What a gem.
I smiled, kissed him and sent him on his way.
Two hours later he called and told me he was stuck in an accident on 275 and hadn’t moved in an hour.
An hour and half later he was home with my glowing gift from heaven.
I was up the entire first night (and half of the second) concocting recipes and dreaming of miles of rainbow-hued sherbets and shiny pillows of chocolate-studded treats.
Below is one of them.
Of course, I use raw cream but if you aren’t able or willing to secure raw dairy you can find gently pasteurized, non-homogonized cream milked from grass-fed cows at most Whole foods. The ice cream calls for raw egg yolks. Most ice cream recipes instruct you to bring the eggs and cream to a boil but I don’t do that because boiling $8 worth of raw cream would be pointless and expensive. If you choose to use the eggs raw, make sure you use local eggs made from pastured chickens.
Ice cream, when homemade and depending on your views on healthy eating, can be a fulfilling and healthy snack. Fulfilling, because ice cream made from cream and eggs satisfies in only one scoop rather than three bowls of the low-fat, conventional stuff that doesn’t even contain cream (creamless ice cream is up there with meatless meatballs.)
Healthy, because you can substitute unprocessed and natural sweeteners for sugar and use organic, fresh ingredients that are wholesome and created by God- not a lab in Iowa.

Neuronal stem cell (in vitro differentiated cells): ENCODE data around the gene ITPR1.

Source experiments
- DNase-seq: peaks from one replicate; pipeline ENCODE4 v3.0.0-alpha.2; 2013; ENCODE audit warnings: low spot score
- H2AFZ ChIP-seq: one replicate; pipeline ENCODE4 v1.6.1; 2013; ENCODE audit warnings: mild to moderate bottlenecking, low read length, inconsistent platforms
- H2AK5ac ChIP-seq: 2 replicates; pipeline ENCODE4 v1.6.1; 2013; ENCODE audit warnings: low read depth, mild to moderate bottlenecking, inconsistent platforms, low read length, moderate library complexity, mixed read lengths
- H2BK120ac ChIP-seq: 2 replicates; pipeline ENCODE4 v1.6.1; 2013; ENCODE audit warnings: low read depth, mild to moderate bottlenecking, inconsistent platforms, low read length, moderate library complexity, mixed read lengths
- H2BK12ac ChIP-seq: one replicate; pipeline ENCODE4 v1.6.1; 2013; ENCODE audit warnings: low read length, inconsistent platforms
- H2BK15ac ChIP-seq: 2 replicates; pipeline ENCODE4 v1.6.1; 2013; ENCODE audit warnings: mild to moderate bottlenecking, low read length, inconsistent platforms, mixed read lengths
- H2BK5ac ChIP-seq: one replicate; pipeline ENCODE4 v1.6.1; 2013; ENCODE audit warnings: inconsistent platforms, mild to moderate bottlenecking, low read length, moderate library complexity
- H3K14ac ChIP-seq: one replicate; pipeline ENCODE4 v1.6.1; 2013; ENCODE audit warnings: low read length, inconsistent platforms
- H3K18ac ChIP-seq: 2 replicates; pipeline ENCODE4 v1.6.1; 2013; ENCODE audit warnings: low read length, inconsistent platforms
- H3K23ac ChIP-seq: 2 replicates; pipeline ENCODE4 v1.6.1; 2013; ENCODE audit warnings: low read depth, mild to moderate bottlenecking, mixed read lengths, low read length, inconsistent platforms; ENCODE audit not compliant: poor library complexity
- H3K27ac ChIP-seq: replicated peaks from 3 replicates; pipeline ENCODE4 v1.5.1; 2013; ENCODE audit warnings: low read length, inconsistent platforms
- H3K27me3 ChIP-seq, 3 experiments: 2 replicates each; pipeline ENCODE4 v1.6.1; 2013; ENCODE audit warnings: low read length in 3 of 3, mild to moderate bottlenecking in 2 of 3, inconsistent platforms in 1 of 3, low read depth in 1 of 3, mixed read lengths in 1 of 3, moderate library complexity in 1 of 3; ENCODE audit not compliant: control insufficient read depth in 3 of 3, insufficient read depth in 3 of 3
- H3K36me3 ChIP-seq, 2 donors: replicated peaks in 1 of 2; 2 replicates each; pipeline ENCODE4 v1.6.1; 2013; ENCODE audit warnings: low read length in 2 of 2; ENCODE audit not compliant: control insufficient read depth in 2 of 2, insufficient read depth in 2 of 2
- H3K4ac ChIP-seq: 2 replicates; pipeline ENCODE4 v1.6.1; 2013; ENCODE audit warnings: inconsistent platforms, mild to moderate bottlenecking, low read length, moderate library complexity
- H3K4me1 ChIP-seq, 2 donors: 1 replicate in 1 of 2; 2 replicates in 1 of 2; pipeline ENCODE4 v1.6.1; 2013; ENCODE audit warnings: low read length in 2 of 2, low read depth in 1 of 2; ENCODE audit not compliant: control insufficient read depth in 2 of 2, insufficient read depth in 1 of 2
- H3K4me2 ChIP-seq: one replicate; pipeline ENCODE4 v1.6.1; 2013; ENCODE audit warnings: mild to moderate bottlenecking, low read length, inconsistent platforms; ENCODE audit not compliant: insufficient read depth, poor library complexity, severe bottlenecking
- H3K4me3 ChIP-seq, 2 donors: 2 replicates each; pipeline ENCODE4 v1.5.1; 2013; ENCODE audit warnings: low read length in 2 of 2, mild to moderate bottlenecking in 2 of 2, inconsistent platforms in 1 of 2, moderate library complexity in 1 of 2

What are some of those ingredients? Let’s have a looksee…

(Keep in mind that manufacturers are not required by law to list the additives used in the manufacturing of their products so you won’t find these ingredients on the label of your chunky monkey.)

Diethylglycol: An inexpensive chemical used as an emulsifier instead of eggs. Also used in antifreeze and paint remover.
Piperonal: Used in place of vanilla. The chemical is used to kill lice.
Aldehyde C-17: Used as cherry flavoring. It is an inflammable liquid also used in aniline dyes, plastic and rubber.
Ethyl Acetate: Used as pineapple flavoring (SEE RECIPE BELOW!) It is also used as a leather and textile cleaner. Its vapors have been known to cause chronic lung, liver and heart damage.
Butraldehyde: Used in nut flavored ice creams. It is one of the ingredients in rubber cement.
Amyacetate: Used as banana flavoring. It is also used as an oil paint solvent.
Benzyl Acetate: Used as strawberry flavoring. It is a nitrate solvent.